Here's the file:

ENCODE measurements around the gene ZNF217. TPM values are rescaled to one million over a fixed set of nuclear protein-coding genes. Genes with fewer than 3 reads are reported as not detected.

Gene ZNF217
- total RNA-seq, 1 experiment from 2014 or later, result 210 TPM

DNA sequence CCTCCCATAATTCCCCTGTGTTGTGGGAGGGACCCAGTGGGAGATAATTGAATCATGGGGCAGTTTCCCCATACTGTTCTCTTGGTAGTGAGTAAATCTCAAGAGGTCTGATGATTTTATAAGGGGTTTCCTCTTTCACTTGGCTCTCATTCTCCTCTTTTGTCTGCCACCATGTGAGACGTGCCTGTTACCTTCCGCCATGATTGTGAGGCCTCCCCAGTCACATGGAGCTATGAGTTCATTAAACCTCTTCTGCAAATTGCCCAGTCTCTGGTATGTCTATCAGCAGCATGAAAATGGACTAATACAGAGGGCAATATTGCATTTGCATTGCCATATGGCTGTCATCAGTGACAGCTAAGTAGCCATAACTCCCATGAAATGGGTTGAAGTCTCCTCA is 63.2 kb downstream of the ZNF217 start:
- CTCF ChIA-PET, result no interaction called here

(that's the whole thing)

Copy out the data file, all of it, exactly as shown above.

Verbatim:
ENCODE measurements around the gene ZNF217. TPM values are rescaled to one million over a fixed set of nuclear protein-coding genes. Genes with fewer than 3 reads are reported as not detected.

Gene ZNF217
- total RNA-seq, 1 experiment from 2014 or later, result 210 TPM

DNA sequence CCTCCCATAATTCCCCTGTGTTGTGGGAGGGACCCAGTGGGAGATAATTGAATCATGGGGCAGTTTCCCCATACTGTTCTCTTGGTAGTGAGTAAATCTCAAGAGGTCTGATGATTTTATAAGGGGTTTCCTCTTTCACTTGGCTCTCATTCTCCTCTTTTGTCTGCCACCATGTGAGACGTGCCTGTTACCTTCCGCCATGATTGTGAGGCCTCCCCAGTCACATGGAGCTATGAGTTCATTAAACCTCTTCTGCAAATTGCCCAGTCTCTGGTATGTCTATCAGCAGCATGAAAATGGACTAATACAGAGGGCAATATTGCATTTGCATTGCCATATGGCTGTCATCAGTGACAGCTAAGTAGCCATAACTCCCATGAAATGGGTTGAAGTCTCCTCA is 63.2 kb downstream of the ZNF217 start:
- CTCF ChIA-PET, result no interaction called here